Of course, James did not move to Miami and incur a nation's wrath so he could enhance his efficiency rating. He went for rings, presumably fistfuls of them. "No, not a fistful," James says. "I don't need a fistful. But I need one. I need to get one first. I have short goals -- to get better every day, to help my teammates every day -- but my only ultimate goal is to win an NBA championship. It's all that matters. I dream about it. I dream about it all the time, how it would look, how it would feel. It would be so amazing." As the 27-year-old James leans forward in the booth, the playoffs are two weeks away and still he is logging 35 minutes a night, even though it's clear the Heat will likely be the No. 2 seed in the Eastern Conference and many of his peers are resting. "It's my choice," James says. "I'm looking for opportunities to get better, and if I sit out, I can't get better. This is a no-excuse season for me. I've put everything into this season."
On the night last June when the Mavericks beat the Heat in Miami for the NBA championship, James drove to his house in Coconut Grove and did not come out for two weeks. "I couldn't watch TV because every channel -- doesn't matter if it was the Cartoon Channel -- was talking about me and the Heat," James says. "On the Cooking Channel it was like, 'So we're going to make a turkey burger gourmet today, and LeBron James failed!'" He wanted to listen to music, but hip-hop didn't feel appropriate, so he queued up the old-school playlist on his iPod and set it in the dock in his bedroom. He wallowed to the strains of Barry White, Curtis Mayfield and Bobby Womack. Every once in a while his mother, Gloria James, or his longtime girlfriend, Savannah Brinson, ducked in for a pep talk. "I didn't hear what they wanted to say," James says. "I didn't care what they were talking about."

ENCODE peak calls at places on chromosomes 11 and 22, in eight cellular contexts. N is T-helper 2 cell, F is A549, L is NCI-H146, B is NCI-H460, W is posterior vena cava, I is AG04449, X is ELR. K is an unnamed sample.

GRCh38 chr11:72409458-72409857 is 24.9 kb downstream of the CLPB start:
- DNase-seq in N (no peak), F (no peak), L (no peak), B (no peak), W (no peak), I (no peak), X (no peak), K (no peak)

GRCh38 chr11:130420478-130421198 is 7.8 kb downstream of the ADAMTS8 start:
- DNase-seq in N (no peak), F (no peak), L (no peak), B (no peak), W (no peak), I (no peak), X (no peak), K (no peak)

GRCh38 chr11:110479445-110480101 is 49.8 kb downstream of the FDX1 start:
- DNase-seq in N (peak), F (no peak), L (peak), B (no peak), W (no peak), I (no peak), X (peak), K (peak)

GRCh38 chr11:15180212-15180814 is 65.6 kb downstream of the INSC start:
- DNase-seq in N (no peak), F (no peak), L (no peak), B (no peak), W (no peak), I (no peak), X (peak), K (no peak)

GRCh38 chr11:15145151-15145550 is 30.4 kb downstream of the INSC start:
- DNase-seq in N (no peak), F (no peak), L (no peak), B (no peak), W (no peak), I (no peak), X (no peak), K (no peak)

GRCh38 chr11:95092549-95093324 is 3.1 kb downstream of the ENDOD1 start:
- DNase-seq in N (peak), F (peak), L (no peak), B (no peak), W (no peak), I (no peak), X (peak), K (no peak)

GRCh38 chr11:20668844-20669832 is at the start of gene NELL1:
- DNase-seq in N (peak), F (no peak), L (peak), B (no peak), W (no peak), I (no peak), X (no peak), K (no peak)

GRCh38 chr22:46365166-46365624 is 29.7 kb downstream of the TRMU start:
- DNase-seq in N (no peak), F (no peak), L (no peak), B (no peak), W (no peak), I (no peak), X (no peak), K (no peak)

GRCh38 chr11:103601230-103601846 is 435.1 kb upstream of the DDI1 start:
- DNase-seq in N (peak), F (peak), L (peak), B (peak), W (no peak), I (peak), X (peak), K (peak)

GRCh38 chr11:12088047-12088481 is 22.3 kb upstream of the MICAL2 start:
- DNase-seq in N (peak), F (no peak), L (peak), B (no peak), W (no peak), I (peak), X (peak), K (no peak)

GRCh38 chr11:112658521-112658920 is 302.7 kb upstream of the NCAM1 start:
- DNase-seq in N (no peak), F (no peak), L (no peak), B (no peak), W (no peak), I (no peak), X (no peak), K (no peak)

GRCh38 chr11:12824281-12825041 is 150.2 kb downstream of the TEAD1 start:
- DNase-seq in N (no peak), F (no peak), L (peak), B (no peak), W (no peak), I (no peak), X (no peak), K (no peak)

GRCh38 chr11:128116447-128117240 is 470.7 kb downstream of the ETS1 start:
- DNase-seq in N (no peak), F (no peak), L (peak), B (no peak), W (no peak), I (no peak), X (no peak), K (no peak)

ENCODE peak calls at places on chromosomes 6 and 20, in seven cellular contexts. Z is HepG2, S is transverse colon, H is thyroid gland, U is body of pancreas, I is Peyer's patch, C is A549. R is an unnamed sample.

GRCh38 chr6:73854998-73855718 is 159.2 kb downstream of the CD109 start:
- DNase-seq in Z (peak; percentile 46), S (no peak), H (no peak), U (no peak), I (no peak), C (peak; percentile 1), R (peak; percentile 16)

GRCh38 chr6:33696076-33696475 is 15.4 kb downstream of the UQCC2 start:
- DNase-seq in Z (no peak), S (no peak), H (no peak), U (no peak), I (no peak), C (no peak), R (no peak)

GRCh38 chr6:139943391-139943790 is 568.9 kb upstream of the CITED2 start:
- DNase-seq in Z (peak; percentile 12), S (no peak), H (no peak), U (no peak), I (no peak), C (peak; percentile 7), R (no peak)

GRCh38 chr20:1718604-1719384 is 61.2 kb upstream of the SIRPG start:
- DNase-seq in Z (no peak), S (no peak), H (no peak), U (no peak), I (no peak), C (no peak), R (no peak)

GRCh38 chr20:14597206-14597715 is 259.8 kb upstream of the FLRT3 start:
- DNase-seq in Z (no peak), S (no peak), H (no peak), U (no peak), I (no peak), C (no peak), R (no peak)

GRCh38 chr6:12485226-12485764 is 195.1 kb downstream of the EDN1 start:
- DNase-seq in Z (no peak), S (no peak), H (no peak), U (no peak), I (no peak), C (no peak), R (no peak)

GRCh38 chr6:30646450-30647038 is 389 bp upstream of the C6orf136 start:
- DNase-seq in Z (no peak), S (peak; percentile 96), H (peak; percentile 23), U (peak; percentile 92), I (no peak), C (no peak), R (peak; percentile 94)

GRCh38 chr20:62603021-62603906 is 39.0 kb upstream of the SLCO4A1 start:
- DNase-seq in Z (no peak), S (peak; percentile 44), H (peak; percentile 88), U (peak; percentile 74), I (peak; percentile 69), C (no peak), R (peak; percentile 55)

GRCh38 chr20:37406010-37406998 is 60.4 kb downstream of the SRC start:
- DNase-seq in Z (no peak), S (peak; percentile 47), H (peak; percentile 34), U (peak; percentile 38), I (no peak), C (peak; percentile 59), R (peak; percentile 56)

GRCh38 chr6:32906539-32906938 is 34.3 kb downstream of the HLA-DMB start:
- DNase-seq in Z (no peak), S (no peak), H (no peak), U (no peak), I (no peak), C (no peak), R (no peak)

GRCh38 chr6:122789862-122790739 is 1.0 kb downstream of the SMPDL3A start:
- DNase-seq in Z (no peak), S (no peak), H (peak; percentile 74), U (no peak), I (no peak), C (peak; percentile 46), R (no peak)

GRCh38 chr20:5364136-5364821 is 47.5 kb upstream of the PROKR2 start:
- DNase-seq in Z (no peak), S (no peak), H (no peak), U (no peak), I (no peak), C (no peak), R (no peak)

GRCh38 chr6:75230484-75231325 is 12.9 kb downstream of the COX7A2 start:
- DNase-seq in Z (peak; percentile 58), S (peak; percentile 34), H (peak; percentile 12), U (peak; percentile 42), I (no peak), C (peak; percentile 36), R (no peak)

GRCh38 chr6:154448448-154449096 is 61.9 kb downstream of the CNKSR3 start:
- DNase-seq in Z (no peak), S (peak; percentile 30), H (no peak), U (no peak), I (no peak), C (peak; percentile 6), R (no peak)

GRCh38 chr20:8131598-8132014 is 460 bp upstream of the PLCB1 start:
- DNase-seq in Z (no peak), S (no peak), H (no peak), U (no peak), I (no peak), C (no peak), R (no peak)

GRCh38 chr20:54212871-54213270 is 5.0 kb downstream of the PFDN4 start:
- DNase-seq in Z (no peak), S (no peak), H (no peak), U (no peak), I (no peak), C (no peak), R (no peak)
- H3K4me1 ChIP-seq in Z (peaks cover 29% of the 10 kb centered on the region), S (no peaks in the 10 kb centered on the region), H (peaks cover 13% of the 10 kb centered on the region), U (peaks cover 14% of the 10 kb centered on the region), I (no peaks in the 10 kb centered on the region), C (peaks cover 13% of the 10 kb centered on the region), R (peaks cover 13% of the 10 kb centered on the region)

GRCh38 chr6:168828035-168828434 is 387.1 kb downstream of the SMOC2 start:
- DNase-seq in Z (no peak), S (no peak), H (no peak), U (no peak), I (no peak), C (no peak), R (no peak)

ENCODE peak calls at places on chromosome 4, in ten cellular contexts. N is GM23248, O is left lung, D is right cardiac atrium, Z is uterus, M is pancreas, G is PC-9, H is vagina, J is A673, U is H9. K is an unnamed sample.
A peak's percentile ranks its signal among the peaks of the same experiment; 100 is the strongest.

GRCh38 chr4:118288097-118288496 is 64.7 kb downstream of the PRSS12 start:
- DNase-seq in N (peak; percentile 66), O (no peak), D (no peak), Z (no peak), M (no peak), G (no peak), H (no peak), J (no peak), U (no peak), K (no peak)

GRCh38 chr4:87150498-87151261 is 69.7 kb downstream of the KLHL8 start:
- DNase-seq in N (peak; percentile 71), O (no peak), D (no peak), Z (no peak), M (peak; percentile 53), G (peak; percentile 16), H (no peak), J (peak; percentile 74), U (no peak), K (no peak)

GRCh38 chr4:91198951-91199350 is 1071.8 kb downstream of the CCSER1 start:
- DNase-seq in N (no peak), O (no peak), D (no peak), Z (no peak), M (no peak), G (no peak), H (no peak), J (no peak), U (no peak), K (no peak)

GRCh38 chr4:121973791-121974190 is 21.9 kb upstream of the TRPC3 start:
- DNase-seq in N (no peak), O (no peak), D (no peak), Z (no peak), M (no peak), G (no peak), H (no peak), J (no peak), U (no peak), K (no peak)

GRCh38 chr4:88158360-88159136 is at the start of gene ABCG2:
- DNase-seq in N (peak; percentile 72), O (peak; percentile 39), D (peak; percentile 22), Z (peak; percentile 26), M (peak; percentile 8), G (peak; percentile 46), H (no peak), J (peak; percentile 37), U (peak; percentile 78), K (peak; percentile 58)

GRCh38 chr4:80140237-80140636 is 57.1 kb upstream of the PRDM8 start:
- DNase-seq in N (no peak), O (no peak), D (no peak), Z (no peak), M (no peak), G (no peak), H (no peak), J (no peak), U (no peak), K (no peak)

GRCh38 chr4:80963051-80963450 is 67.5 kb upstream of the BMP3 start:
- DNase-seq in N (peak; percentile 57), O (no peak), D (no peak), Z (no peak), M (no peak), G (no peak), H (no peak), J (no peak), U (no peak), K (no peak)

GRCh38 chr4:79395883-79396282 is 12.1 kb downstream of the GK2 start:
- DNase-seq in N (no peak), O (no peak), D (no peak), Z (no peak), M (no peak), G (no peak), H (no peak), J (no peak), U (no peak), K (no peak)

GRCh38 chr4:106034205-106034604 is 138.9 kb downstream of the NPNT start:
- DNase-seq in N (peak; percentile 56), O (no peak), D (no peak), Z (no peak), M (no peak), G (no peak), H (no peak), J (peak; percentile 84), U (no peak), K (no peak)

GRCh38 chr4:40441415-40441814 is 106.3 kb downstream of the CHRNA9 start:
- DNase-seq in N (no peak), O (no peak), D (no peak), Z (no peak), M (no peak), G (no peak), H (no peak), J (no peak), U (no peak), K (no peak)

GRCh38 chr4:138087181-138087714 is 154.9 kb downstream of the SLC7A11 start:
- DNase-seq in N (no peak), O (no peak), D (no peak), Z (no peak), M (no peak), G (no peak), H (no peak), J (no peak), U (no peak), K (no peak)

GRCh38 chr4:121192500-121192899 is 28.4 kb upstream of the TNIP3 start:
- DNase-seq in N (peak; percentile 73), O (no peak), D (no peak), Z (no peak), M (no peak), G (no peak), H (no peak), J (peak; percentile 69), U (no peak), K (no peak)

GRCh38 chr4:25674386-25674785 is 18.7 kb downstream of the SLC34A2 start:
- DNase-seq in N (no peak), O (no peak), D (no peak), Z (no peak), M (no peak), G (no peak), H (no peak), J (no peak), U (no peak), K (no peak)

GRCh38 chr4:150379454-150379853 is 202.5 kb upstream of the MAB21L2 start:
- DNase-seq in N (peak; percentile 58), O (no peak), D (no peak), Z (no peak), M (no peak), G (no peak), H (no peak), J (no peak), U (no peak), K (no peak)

James quietly reflected on his season in the crosshairs, which started with the television special at the Boys & Girls Club of Greenwich, Conn., and will forever be remembered for the words Take my talents. He was not the first basketball player to use that line. In 1996, in suburban Philadelphia, a precocious 17-year-old sporting a suit and sunglasses said in a press conference that he would "take my talents to the NBA." His name was Kobe Bryant. But the rancor that followed James to South Beach was unique in sports history. "As long as you act in accordance with public perception, there are no problems," says Battier. "Like if Charles Barkley gets arrested for speeding, that's not cool, but everyone seems to understand because, Hey, that's Charles. People felt like they really knew LeBron, and when he did something that went against the grain, it shocked everybody, and the public didn't really know how to deal with that."